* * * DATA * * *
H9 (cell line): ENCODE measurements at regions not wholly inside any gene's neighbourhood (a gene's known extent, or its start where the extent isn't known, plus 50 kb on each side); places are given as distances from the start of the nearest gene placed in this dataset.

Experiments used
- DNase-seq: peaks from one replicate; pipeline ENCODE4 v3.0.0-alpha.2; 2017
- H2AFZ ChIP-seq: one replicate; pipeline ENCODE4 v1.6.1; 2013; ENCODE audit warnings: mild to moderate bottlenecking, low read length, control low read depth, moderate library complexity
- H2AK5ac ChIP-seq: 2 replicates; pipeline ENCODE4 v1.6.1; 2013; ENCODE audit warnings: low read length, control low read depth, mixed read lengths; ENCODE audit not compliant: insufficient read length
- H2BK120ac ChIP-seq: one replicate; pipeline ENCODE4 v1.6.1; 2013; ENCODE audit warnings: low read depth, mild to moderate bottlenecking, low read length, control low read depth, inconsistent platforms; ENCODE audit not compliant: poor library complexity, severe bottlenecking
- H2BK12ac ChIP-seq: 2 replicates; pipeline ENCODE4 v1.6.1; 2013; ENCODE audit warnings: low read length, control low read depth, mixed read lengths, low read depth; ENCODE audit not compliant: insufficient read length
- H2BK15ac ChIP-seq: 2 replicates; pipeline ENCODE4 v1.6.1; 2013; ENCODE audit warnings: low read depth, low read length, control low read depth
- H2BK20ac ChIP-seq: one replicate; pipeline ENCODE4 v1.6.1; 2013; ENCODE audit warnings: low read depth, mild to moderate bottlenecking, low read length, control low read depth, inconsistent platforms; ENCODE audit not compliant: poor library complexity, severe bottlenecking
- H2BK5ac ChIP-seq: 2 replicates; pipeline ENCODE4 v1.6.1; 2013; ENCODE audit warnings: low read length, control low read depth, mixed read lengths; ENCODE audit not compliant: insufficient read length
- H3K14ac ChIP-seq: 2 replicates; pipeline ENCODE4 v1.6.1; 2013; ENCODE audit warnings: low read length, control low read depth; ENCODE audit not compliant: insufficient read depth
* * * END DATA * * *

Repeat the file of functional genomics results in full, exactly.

H9 (cell line): ENCODE measurements at regions not wholly inside any gene's neighbourhood (a gene's known extent, or its start where the extent isn't known, plus 50 kb on each side); places are given as distances from the start of the nearest gene placed in this dataset.

Experiments used
- DNase-seq: peaks from one replicate; pipeline ENCODE4 v3.0.0-alpha.2; 2017
- H2AFZ ChIP-seq: one replicate; pipeline ENCODE4 v1.6.1; 2013; ENCODE audit warnings: mild to moderate bottlenecking, low read length, control low read depth, moderate library complexity
- H2AK5ac ChIP-seq: 2 replicates; pipeline ENCODE4 v1.6.1; 2013; ENCODE audit warnings: low read length, control low read depth, mixed read lengths; ENCODE audit not compliant: insufficient read length
- H2BK120ac ChIP-seq: one replicate; pipeline ENCODE4 v1.6.1; 2013; ENCODE audit warnings: low read depth, mild to moderate bottlenecking, low read length, control low read depth, inconsistent platforms; ENCODE audit not compliant: poor library complexity, severe bottlenecking
- H2BK12ac ChIP-seq: 2 replicates; pipeline ENCODE4 v1.6.1; 2013; ENCODE audit warnings: low read length, control low read depth, mixed read lengths, low read depth; ENCODE audit not compliant: insufficient read length
- H2BK15ac ChIP-seq: 2 replicates; pipeline ENCODE4 v1.6.1; 2013; ENCODE audit warnings: low read depth, low read length, control low read depth
- H2BK20ac ChIP-seq: one replicate; pipeline ENCODE4 v1.6.1; 2013; ENCODE audit warnings: low read depth, mild to moderate bottlenecking, low read length, control low read depth, inconsistent platforms; ENCODE audit not compliant: poor library complexity, severe bottlenecking
- H2BK5ac ChIP-seq: 2 replicates; pipeline ENCODE4 v1.6.1; 2013; ENCODE audit warnings: low read length, control low read depth, mixed read lengths; ENCODE audit not compliant: insufficient read length
- H3K14ac ChIP-seq: 2 replicates; pipeline ENCODE4 v1.6.1; 2013; ENCODE audit warnings: low read length, control low read depth; ENCODE audit not compliant: insufficient read depth